Thank you to Angela Man at Orbit Books for providing me with this book in exchange for my honest opinion. For the Wolf is available now.
Mysterious with its fair share of magic, For the Wolf had a very classic (as in pre-Disney) fairy tale feel to it. While I felt that some elements worked incredibly well, there were a couple of things that distracted me a little. I am pretty sure I’m in the minority on this one, as the things I didn’t really connect with are usually things that draw people into books. I’m funny like that.
Red has known for ages that her entire purpose in life is to be a sacrifice. The beginning of the book shows her both resigned and (a little) relieved. She has a power that has hurt her loved ones in the past which makes her feel like a danger to those she cares about, including her sister, Neve. The relationship Neve and Red have is my absolute favorite thing about For the Wolf. Their love for each other is the catalyst for much that happens, and a huge part of their characters. I loved seeing their relationship affect every choice they made. Their love for each other really is a part of who they are.
The beginning felt slow to me. I struggled to become interested in the plot because it was originally explained in-between scenes of Red getting ready for a party in honor of her sacrifice. I would start to become invested in the story arc, then get distracted by the details the author gave. It just wasn’t my bag. I doubt my reaction will be shared by many readers in this case, but it was a little off-putting.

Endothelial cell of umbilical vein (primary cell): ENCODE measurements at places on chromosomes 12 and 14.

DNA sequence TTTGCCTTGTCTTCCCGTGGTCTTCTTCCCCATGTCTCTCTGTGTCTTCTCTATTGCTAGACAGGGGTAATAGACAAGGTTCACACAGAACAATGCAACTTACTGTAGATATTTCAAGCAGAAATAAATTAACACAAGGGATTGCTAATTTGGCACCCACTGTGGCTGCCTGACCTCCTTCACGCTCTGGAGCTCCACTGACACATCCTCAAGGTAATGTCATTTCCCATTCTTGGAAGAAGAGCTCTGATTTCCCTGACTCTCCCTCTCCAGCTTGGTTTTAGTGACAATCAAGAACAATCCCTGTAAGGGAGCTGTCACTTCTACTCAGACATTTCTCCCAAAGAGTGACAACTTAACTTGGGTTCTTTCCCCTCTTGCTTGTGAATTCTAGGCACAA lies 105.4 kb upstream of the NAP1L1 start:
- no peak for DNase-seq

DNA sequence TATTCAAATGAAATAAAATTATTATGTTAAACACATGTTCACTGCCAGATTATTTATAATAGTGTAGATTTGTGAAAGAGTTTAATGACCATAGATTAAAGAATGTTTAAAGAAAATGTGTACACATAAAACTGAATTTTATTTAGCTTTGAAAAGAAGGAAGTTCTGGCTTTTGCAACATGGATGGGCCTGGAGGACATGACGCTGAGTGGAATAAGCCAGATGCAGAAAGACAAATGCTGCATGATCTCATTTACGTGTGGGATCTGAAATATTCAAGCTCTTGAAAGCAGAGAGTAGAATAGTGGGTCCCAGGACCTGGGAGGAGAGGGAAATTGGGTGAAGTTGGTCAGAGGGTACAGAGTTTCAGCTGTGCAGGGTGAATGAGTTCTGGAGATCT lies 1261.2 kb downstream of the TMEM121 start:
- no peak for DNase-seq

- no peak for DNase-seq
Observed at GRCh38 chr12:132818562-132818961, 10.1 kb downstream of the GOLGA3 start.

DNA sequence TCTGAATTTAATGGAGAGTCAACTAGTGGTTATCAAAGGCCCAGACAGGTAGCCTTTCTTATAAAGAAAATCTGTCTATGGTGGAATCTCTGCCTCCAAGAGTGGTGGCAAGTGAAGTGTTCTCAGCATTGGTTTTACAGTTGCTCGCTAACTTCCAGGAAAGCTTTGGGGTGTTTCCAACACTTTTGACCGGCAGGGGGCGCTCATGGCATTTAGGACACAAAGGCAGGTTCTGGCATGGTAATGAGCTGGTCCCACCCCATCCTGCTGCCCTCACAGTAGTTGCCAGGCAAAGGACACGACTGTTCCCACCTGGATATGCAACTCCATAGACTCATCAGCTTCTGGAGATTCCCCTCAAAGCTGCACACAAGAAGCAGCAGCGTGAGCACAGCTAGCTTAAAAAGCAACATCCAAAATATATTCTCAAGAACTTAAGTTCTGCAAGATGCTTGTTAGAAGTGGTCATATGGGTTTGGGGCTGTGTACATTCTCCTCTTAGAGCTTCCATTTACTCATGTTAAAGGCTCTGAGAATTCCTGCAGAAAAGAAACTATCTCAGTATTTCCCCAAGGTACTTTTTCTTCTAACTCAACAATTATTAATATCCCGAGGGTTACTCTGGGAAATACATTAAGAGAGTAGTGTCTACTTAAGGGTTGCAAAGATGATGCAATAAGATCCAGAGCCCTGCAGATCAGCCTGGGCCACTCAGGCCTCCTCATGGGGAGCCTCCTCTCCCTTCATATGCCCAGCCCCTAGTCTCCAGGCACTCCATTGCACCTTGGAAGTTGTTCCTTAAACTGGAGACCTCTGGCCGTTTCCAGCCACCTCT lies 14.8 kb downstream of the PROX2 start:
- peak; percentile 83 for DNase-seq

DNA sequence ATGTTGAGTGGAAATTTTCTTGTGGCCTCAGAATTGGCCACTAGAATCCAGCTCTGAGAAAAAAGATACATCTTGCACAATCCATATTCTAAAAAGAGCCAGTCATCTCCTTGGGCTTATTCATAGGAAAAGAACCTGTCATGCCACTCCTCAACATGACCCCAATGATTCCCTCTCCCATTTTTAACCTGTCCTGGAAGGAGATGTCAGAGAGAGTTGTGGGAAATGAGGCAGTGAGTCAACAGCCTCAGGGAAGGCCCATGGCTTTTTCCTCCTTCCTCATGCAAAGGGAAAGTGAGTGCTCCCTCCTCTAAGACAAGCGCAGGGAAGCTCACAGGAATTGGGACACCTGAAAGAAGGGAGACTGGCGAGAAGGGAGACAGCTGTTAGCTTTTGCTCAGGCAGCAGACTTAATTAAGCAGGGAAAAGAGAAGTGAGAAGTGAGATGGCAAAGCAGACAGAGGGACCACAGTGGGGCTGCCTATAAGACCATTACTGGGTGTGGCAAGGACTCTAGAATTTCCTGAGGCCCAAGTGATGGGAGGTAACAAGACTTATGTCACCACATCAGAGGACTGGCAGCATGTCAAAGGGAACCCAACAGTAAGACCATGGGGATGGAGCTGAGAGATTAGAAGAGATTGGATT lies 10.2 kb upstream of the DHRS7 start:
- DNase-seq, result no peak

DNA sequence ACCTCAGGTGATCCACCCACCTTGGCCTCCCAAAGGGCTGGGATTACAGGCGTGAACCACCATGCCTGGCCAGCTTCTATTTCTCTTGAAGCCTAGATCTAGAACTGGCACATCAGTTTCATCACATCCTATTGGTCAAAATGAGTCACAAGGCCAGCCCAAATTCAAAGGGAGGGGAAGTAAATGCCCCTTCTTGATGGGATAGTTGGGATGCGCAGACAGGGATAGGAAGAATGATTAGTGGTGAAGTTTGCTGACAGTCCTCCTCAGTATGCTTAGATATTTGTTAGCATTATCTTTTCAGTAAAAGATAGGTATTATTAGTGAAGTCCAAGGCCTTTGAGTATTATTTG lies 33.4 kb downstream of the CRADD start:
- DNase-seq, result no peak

Once Red got to the forest, things picked up and moved along quickly. Neve is determined to save Red, no matter the cost. Red is determined to fulfill her role and protect others, no matter the cost. This is an interesting conglomeration of multiple fairy tales, woven together into something new. I have to give the author major points for creativity: she tied several disparate plots together into something very different.
Here’s where those who have read my blog for a while know I lost interest: the love story. It wasn’t overbearing or anything like that, I’m just not big on love stories taking front and center in a book. As far as love stories go, it was a good one, I guess. It’s just not my thing. This is absolutely a case of “it’s not you, it’s me”. I was definitely the wrong reader.
The book itself is well written and fans of fairy tale retellings that lean in a romance direction will love it. While For the Wolf wasn’t necessarily what I look for in a book, it is an excellent addition to the fantasy-romance subgenre, one that I think will be loved by many.